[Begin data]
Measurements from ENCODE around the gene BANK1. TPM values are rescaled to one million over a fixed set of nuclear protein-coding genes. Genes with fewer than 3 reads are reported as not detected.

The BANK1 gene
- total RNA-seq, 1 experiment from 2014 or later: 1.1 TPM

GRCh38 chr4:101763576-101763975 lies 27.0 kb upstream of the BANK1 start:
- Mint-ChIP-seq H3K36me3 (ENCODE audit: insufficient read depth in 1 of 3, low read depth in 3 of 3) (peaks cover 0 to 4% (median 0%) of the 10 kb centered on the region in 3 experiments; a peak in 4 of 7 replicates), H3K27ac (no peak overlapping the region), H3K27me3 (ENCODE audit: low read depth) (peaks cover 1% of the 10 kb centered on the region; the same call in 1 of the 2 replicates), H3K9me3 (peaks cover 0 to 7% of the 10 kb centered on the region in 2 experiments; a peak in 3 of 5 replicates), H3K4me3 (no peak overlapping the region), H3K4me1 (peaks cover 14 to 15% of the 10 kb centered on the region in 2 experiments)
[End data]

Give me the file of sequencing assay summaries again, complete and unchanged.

Measurements from ENCODE around the gene BANK1. TPM values are rescaled to one million over a fixed set of nuclear protein-coding genes. Genes with fewer than 3 reads are reported as not detected.

The BANK1 gene
- total RNA-seq, 1 experiment from 2014 or later: 1.1 TPM

GRCh38 chr4:101763576-101763975 lies 27.0 kb upstream of the BANK1 start:
- Mint-ChIP-seq H3K36me3 (ENCODE audit: insufficient read depth in 1 of 3, low read depth in 3 of 3) (peaks cover 0 to 4% (median 0%) of the 10 kb centered on the region in 3 experiments; a peak in 4 of 7 replicates), H3K27ac (no peak overlapping the region), H3K27me3 (ENCODE audit: low read depth) (peaks cover 1% of the 10 kb centered on the region; the same call in 1 of the 2 replicates), H3K9me3 (peaks cover 0 to 7% of the 10 kb centered on the region in 2 experiments; a peak in 3 of 5 replicates), H3K4me3 (no peak overlapping the region), H3K4me1 (peaks cover 14 to 15% of the 10 kb centered on the region in 2 experiments)